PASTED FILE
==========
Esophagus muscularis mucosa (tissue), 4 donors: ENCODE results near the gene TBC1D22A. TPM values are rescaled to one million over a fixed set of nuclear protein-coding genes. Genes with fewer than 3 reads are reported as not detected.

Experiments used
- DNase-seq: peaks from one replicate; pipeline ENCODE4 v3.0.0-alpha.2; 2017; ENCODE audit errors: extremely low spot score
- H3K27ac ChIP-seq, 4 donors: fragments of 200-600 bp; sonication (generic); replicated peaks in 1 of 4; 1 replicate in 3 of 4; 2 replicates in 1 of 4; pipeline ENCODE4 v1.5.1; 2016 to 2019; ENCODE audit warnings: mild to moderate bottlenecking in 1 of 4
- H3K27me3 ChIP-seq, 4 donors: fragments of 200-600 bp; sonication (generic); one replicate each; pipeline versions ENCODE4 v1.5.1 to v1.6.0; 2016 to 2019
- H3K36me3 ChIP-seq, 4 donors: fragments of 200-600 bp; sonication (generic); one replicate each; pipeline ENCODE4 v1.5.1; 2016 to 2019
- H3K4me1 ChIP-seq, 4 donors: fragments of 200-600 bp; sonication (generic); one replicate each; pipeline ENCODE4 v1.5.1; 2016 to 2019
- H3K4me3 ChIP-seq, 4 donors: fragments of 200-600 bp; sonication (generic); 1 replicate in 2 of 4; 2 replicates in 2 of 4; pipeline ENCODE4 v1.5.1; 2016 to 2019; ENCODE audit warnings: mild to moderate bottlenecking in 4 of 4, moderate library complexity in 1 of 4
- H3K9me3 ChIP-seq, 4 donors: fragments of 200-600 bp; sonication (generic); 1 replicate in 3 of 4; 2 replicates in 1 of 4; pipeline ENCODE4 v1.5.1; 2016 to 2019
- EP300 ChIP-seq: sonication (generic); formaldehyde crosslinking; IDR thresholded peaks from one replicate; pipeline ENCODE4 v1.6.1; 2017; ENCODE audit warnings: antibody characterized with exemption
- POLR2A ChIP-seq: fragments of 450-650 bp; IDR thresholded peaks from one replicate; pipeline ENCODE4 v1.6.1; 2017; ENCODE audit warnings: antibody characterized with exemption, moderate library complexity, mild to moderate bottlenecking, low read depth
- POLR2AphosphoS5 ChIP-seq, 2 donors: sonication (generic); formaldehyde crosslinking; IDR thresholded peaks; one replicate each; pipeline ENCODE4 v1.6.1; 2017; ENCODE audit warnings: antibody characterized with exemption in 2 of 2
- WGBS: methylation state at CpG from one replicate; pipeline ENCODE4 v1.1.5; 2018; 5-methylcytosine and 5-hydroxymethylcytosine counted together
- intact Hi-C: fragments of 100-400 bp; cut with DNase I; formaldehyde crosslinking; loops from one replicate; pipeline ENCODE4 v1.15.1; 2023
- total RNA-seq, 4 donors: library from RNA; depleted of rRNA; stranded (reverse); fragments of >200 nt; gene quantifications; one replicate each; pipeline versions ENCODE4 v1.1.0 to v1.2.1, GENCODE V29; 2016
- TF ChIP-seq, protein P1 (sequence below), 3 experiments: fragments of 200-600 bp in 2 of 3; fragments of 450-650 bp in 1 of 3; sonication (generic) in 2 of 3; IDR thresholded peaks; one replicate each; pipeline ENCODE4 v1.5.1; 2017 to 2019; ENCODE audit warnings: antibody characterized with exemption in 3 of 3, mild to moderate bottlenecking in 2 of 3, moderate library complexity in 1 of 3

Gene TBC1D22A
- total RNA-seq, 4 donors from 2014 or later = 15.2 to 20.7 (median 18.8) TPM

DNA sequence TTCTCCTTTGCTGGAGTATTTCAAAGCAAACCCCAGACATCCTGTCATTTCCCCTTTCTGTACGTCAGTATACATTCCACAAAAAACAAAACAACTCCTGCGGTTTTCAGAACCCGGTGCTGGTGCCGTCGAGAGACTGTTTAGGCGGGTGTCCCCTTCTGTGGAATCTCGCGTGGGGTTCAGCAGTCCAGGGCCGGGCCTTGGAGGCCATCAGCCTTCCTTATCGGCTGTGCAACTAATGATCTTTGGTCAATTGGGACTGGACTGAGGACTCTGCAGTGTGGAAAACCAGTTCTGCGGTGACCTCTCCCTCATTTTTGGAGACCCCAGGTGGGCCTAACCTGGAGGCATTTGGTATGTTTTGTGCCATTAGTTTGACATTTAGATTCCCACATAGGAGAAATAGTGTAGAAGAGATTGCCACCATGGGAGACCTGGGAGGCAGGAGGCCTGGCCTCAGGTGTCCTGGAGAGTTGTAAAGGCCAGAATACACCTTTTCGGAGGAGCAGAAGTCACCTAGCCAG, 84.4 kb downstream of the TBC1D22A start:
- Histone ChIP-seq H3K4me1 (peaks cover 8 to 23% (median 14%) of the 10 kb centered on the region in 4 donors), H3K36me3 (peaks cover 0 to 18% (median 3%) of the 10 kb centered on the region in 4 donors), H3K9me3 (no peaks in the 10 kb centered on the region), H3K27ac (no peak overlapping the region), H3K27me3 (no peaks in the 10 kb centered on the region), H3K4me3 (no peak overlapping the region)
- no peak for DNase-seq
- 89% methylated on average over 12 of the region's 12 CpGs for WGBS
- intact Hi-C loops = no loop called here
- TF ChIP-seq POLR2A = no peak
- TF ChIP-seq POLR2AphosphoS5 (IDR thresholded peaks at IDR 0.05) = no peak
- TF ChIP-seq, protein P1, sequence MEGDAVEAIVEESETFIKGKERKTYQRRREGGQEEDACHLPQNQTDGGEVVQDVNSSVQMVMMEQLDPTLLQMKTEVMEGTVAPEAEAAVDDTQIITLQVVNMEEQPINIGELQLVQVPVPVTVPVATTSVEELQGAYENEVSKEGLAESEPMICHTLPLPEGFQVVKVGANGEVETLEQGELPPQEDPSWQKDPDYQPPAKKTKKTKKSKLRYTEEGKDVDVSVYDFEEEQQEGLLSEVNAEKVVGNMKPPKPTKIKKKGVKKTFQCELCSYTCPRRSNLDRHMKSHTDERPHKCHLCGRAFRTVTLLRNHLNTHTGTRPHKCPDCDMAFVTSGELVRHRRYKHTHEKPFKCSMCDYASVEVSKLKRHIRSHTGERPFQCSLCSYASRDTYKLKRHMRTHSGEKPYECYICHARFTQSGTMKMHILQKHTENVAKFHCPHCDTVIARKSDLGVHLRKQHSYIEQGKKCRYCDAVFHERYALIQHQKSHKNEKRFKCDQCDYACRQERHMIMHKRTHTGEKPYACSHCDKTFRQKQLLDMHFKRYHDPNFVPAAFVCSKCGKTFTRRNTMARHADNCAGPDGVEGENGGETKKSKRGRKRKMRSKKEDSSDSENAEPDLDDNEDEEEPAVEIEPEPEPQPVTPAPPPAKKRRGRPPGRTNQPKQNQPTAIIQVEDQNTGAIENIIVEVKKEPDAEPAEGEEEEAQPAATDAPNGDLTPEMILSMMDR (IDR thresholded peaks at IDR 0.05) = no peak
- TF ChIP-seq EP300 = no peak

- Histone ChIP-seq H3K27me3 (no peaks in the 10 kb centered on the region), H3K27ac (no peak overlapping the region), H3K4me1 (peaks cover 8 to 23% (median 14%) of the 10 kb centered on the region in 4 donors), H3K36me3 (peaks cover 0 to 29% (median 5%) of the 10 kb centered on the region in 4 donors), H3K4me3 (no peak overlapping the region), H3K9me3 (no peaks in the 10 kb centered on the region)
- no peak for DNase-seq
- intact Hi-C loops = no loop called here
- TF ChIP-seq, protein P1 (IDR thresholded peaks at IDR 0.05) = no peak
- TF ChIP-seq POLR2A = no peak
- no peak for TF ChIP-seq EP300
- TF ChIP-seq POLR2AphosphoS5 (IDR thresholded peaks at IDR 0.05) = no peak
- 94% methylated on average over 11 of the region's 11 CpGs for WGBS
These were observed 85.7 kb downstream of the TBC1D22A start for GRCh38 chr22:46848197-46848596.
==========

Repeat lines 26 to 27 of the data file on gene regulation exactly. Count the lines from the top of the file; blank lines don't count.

- TF ChIP-seq, protein P1, sequence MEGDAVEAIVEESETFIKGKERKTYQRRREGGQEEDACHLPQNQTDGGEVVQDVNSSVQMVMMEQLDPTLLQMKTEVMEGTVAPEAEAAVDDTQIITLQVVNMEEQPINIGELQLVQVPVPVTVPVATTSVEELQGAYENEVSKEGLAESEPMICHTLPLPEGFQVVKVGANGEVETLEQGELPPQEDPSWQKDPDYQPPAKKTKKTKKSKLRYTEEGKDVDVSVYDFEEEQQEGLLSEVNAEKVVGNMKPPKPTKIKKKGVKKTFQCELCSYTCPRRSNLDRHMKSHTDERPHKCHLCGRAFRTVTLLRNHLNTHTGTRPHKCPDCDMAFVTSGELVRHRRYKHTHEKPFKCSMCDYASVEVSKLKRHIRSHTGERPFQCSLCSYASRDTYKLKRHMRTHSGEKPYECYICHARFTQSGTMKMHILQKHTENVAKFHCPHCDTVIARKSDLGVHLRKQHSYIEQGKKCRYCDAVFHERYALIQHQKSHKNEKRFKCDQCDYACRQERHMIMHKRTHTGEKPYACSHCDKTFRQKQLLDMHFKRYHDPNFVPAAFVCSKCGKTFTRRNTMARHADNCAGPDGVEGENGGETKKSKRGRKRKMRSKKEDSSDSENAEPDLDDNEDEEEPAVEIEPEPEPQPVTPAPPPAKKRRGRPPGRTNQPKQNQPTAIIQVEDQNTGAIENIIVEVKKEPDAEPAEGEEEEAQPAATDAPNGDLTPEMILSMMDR (IDR thresholded peaks at IDR 0.05) = no peak
- TF ChIP-seq EP300 = no peak